Executive pay and share incentives: how the main political parties compare

Out-Law Analysis | 01 Jun 2017 | 4:45 pm | 8 min. read

ANALYSIS: Increased executive pay and share incentives have been a political hot topic in recent months so it is not surprising to see the main UK political parties focus on this in their manifestos.

Politics and public opinion were already engaging with issues of pay inequality and corporate governance, especially executive directors' pay at quoted companies, even before the snap UK election was called. Their pay has been growing disproportionately to both average pay and company performance for some time, with share incentives making up a significant proportion of remuneration and also widely seen to be part of the 'problem'.

In its manifesto, the Conservative Party essentially proposes doubling down on the approach taken to the governance of quoted company executive pay over the last 25 years or more, including under the 2020-15 coalition government. This approach is to strengthen disclosure requirements, governance practice and shareholder powers, and to rely on - and possibly press - investors to deliver change. It does not extend beyond listed companies, although the Conservatives also propose a further review of private company corporate governance.

The Labour Party moves beyond this to propose a more interventionist approach: targeted taxation, and public sector procurement rules that would affect businesses of all types, including FTSE companies. Of the three main parties, Labour sets out its taxation proposals and the costing of its policies in the most detail.

The Liberal Democrat approach to executive pay is effectively a more robust version of the Conservative approach in that it extends measures beyond quoted companies. This seems to be in keeping with the fact that, under the coalition government, a Liberal Democrat minister was in charge of the quoted company directors' remuneration reforms. Similarly, the party's general taxation proposals may be seen to fall between those of the other two, although the Conservative manifesto does not contain any firm guidance on possible changes to income tax and National Insurance contribution (NIC) rates should the party return to power.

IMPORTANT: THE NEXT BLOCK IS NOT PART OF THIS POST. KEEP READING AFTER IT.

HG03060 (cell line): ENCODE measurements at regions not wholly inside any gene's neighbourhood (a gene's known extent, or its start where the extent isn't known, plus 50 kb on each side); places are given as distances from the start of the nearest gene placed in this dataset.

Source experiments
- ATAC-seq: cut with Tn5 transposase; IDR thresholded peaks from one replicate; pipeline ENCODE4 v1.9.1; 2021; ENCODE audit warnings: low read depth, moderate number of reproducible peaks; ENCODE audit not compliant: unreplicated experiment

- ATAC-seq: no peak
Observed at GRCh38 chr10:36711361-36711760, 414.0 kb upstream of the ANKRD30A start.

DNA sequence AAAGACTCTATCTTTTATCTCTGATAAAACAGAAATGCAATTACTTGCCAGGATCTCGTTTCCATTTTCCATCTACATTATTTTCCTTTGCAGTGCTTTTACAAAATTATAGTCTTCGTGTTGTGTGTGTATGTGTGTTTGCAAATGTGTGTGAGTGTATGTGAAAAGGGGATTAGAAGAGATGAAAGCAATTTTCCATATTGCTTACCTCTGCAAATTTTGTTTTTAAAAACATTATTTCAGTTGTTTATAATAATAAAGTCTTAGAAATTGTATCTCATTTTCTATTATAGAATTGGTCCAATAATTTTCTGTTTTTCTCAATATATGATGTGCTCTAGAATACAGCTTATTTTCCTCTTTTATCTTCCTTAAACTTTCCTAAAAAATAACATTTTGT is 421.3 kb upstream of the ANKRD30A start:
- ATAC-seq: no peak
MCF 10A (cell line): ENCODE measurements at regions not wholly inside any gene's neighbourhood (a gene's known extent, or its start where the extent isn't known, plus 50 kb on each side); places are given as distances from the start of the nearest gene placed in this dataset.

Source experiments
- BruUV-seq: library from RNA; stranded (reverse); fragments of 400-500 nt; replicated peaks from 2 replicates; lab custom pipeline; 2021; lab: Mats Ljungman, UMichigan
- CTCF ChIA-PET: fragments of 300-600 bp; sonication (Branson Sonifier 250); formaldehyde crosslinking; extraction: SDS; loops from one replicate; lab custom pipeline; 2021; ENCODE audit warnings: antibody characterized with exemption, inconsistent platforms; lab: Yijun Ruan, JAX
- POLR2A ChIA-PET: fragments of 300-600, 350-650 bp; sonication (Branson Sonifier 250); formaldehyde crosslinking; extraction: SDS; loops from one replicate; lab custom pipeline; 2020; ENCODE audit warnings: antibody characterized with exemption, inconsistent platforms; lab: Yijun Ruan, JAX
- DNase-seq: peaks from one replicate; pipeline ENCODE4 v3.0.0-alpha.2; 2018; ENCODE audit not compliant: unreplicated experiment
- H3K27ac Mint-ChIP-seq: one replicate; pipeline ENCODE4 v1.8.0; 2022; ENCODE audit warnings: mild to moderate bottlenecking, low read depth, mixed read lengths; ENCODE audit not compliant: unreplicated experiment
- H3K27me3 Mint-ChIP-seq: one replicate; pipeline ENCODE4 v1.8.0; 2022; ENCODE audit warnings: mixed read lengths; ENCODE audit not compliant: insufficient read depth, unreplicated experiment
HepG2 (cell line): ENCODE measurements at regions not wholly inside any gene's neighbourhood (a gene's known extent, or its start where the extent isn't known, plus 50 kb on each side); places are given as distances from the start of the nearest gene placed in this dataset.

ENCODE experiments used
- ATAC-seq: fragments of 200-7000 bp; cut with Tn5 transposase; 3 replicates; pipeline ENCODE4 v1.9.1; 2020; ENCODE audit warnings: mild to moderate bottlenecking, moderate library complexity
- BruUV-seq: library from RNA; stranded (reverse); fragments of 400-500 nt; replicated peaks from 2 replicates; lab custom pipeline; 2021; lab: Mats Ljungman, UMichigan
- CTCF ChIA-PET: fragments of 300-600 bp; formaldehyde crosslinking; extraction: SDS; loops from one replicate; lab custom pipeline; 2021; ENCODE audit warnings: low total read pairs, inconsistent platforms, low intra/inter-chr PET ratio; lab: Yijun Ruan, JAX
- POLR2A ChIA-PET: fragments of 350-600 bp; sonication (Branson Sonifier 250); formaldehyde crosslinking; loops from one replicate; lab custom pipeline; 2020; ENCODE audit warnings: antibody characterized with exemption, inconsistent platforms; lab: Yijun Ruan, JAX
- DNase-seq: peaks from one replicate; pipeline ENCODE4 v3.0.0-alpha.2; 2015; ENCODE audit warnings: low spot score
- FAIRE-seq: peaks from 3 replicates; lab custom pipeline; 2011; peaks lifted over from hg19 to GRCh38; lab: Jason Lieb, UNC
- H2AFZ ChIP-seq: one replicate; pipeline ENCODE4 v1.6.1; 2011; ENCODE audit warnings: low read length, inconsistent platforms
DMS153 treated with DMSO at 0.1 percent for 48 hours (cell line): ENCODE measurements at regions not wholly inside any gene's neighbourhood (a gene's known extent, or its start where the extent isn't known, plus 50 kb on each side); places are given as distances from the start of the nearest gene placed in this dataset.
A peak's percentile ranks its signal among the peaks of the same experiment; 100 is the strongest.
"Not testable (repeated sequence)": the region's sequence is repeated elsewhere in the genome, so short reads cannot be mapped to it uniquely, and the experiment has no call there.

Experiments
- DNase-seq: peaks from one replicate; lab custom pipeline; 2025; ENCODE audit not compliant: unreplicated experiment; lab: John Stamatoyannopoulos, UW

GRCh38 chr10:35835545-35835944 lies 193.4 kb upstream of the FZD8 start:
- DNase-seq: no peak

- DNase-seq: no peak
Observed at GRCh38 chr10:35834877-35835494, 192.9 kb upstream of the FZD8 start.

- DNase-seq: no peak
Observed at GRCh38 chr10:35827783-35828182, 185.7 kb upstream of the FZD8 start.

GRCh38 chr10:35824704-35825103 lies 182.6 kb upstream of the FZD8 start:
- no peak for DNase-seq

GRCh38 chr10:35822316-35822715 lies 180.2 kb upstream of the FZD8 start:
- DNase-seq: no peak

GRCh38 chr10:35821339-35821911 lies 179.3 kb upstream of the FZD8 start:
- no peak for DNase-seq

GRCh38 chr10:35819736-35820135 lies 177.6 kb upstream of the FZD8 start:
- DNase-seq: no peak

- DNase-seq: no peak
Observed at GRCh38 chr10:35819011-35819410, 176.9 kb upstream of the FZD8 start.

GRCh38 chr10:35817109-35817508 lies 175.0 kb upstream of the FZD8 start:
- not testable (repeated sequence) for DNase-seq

Conservative manifesto proposals

Even before becoming prime minister, Theresa May made executive pay and corporate governance reform a big part of her broad policy goal of making the economy "work for everyone". Her government followed this up with a green paper on corporate governance reform, and by commissioning an independent report on the 'gig' economy.

The Conservative manifesto includes few detailed proposals on tax rates, but notably does not repeat the party's 2015 pledge not to increase income tax, NICs or VAT rates during the following parliament. It promises to legislate to make listed company executive director pay packages subject to strict annual votes by shareholders and to make the same companies publish the ratio of executive pay to broader UK workforce pay.

Quoted companies will have to explain their pay policies better, particularly complex incentive schemes. They will also either have to appoint employee directors, an employee advisory panel or a designated non-executive director to represent employees' interests on the board. In effect, these points are all brief statements of the Conservatives' policy conclusions following consultation on their green paper on corporate governance.

The next Conservative government would also review the use of share buybacks, with a view to ensuring these could not be used artificially to hit incentive performance targets and inflate executive pay. Buybacks could do that if widely-used performance measures such as earnings per share and total shareholder return were to be calculated without appropriate corrections for any shares bought back during the performance period. The Investment Association (IA) raised concerns about this possibility in late 2016.